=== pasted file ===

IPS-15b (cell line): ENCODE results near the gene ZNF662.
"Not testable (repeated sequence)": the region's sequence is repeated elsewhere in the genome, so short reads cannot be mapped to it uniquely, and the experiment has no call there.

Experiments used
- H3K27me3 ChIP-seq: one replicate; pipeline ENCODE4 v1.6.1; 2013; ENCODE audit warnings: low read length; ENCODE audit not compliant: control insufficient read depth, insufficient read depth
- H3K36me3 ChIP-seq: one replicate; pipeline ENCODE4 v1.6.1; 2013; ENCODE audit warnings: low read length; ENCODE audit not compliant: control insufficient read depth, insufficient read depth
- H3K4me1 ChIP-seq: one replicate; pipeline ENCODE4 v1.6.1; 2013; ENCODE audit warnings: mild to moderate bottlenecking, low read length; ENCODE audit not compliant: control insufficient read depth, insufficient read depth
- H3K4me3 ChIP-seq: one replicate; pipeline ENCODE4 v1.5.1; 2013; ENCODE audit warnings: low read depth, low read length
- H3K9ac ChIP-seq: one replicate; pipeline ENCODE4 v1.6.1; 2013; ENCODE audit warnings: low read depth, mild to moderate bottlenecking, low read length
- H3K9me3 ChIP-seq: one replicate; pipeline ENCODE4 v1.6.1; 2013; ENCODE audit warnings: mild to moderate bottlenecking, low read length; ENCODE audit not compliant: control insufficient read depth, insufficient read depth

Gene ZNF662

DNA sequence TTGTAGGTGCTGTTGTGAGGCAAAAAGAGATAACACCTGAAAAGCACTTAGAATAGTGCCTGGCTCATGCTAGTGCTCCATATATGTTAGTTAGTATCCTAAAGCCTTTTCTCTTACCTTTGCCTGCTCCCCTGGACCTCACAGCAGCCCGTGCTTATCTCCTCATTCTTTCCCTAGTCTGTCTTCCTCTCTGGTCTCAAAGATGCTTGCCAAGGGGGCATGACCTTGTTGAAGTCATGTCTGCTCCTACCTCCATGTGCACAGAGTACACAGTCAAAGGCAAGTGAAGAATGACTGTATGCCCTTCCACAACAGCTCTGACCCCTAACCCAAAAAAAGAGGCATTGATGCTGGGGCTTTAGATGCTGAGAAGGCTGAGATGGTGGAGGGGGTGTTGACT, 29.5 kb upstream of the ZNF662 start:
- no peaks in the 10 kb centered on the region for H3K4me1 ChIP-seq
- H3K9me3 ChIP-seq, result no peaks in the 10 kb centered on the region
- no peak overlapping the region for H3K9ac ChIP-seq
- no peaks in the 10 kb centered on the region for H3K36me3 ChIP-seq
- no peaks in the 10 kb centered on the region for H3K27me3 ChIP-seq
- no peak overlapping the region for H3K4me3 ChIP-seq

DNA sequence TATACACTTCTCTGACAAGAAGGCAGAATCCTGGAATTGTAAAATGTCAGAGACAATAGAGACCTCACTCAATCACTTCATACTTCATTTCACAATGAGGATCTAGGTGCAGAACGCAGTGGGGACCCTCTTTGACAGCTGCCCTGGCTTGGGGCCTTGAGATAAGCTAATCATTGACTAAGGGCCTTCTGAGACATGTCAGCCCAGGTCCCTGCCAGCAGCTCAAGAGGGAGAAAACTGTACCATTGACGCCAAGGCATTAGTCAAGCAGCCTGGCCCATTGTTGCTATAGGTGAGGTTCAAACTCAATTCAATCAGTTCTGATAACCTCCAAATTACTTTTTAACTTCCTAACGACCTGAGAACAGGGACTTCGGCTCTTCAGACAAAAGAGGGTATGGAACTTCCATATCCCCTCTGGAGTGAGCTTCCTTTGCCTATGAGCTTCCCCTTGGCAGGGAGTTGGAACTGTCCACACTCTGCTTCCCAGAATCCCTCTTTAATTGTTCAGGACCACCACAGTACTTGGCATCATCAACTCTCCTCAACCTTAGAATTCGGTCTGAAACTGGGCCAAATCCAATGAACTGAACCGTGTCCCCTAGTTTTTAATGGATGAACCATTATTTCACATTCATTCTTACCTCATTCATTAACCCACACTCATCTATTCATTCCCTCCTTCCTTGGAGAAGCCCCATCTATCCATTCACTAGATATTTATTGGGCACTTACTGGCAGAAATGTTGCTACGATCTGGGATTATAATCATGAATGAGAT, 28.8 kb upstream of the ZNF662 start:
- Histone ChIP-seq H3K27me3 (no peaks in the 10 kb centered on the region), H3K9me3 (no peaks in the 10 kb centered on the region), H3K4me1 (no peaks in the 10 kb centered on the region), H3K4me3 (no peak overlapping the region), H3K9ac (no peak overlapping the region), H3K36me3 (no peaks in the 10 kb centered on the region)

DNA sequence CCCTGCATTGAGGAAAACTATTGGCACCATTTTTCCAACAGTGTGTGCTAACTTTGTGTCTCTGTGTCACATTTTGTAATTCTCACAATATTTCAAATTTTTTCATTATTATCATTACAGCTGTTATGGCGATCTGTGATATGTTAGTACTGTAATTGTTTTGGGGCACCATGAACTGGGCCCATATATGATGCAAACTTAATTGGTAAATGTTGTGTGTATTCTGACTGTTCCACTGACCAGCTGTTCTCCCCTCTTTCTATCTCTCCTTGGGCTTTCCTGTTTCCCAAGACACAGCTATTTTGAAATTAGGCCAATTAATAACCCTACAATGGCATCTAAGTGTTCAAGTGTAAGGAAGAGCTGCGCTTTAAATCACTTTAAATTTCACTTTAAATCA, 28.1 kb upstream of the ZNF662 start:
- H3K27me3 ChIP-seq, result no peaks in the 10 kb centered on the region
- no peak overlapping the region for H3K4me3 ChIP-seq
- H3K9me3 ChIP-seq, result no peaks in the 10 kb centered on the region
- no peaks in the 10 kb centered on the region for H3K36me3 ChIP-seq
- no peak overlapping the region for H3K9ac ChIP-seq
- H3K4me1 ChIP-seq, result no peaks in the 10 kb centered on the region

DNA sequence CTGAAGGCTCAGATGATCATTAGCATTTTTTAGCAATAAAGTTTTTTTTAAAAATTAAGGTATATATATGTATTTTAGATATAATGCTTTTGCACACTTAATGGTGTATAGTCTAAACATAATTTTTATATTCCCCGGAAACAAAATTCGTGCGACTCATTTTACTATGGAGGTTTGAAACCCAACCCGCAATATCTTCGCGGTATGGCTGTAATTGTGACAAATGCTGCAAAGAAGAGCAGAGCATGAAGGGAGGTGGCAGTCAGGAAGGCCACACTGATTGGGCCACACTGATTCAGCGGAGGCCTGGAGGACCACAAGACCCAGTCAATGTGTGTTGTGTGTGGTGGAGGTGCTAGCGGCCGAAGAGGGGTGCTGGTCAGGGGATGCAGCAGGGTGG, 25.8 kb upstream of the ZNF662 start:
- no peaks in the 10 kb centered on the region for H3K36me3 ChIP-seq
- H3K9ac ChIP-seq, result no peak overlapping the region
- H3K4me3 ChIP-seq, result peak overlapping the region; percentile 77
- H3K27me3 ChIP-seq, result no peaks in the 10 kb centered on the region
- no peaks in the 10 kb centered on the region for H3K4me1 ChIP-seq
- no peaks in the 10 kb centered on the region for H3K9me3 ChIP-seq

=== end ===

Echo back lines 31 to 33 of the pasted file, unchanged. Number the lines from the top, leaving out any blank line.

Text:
- H3K27me3 ChIP-seq, result no peaks in the 10 kb centered on the region
- no peaks in the 10 kb centered on the region for H3K4me1 ChIP-seq
- no peaks in the 10 kb centered on the region for H3K9me3 ChIP-seq